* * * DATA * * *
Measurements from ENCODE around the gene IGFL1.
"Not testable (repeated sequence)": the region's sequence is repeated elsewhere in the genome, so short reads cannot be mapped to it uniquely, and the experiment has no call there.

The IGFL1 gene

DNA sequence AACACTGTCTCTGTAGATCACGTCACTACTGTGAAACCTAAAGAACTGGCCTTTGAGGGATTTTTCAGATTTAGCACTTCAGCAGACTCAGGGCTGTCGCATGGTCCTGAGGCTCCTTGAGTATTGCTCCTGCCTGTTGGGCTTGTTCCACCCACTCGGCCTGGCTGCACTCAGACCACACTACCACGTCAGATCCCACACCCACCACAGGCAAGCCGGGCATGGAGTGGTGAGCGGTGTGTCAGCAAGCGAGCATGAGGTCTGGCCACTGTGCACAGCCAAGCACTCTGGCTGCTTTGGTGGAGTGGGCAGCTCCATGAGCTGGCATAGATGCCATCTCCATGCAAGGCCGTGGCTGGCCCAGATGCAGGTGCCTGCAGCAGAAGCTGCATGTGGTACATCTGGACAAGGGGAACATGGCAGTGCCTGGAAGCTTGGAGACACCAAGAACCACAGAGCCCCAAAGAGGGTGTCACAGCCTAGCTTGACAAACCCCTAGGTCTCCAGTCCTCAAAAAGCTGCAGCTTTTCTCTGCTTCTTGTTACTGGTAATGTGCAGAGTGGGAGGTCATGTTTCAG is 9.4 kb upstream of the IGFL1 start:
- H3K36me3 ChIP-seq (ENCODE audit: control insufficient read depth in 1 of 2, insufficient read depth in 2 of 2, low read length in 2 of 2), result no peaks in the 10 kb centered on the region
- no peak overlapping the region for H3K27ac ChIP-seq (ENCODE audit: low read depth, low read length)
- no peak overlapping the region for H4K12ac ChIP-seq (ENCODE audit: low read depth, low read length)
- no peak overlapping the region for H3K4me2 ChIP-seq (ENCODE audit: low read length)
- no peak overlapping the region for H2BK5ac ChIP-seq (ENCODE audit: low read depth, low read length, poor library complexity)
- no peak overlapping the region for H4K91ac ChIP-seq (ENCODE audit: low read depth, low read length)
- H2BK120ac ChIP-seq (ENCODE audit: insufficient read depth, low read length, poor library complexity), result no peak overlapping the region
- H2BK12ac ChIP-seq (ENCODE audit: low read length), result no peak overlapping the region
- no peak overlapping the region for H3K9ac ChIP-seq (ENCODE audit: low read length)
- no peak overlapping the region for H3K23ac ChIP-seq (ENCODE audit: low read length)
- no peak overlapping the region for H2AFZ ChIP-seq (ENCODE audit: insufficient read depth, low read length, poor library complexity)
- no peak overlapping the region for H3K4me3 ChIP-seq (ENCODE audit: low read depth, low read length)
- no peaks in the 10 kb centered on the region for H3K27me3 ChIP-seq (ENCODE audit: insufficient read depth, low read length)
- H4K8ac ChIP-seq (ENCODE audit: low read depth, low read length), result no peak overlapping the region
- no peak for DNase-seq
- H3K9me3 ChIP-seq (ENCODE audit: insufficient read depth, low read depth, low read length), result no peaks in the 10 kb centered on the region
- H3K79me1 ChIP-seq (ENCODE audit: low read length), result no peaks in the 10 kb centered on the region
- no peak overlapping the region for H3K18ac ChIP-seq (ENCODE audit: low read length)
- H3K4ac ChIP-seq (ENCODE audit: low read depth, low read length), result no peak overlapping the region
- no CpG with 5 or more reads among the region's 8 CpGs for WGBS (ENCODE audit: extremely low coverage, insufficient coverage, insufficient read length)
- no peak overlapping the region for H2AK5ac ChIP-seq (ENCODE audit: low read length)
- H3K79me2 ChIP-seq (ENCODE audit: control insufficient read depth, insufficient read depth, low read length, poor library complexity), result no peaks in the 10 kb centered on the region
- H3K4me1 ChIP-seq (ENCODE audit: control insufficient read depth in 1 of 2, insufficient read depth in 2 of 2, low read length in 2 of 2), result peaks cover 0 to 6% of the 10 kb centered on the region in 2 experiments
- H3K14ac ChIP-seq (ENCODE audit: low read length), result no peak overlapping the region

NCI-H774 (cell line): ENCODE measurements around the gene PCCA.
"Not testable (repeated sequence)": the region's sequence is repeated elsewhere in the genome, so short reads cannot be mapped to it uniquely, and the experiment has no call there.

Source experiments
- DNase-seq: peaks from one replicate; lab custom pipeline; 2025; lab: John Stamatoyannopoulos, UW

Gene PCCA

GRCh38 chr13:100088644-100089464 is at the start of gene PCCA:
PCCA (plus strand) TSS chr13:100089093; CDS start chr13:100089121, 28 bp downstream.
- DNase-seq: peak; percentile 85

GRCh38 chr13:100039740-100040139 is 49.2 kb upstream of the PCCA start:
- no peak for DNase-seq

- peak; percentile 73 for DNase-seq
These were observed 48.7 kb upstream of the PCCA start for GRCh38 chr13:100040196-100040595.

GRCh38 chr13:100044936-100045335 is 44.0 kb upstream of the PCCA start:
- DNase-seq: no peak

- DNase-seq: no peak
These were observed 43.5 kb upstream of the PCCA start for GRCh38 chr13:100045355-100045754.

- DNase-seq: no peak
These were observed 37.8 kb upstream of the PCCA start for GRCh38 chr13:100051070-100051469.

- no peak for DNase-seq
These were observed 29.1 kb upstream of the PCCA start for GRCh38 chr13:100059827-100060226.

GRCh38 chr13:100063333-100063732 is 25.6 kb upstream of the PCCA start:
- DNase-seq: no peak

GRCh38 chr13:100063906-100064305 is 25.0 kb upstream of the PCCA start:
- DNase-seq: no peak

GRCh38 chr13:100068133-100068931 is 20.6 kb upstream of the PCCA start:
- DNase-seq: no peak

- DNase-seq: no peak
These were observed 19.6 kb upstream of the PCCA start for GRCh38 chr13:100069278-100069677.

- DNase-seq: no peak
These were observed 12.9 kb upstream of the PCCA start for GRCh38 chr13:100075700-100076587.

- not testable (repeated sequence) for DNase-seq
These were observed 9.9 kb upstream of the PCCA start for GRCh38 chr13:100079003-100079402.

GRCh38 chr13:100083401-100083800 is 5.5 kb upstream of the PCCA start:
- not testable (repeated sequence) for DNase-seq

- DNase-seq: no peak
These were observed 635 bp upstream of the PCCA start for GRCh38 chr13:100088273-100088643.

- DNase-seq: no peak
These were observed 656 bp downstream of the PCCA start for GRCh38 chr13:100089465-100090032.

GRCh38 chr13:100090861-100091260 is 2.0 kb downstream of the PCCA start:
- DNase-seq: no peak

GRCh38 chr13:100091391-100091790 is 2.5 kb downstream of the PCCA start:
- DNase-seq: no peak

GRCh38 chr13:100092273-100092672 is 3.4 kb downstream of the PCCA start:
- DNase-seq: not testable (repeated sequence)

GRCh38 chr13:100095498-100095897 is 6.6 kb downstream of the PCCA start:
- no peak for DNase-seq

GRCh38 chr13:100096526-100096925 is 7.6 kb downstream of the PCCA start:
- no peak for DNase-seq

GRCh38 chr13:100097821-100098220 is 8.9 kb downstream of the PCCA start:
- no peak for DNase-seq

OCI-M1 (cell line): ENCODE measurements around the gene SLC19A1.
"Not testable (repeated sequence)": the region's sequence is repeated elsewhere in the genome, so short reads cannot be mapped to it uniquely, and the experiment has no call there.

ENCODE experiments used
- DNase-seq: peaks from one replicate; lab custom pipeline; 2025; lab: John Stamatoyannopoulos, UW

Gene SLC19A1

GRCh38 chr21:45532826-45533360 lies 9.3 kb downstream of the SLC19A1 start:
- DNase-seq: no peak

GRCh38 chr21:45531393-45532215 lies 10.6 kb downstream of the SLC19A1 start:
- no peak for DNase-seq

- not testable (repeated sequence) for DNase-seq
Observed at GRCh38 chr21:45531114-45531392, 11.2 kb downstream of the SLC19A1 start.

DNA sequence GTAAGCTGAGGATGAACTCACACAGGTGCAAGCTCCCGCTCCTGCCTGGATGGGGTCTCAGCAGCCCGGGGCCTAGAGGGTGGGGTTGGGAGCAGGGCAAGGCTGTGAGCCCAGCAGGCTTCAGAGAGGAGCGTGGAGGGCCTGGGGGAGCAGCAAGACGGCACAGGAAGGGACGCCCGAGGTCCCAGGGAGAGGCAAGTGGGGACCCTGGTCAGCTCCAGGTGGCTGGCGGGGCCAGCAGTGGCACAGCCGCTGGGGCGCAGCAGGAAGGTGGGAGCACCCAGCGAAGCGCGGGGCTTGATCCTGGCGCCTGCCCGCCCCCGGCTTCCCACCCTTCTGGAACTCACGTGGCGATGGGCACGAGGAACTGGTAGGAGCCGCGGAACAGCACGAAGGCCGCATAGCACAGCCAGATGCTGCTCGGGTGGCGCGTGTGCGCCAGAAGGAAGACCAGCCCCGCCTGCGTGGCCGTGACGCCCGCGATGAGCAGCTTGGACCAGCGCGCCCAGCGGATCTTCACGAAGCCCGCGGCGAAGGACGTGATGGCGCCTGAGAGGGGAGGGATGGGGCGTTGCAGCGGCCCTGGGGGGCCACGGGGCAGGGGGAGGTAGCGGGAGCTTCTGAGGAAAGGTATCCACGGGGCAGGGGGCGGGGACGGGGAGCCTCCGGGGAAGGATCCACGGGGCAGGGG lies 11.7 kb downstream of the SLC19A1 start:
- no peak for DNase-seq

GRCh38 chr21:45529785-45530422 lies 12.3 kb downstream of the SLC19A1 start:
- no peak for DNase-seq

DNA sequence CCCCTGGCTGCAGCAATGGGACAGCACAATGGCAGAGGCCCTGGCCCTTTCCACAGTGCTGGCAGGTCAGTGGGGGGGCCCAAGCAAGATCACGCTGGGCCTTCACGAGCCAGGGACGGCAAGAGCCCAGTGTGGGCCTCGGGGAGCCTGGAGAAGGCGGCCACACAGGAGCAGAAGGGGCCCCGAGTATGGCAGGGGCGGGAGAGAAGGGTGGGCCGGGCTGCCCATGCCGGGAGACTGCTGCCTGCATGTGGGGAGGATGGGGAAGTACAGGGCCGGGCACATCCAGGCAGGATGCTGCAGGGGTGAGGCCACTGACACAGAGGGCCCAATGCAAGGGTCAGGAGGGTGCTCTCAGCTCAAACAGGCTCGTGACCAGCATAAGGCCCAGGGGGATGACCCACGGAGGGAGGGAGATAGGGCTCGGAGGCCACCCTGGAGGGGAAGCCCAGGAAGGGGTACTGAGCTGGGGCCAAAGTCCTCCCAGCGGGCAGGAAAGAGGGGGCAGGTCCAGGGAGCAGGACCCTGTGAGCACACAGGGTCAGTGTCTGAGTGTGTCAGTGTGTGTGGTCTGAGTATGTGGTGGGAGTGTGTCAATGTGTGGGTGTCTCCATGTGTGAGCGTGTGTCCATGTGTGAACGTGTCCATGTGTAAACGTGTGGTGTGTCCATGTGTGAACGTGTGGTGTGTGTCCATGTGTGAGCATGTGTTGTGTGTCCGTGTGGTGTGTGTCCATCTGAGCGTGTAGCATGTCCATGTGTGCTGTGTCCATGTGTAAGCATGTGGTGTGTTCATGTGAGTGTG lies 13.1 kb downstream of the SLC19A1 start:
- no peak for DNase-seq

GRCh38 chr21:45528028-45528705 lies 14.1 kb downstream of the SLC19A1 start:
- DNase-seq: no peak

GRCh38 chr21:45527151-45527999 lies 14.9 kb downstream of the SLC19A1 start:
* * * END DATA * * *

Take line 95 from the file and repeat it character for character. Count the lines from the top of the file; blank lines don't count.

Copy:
- no peak for DNase-seq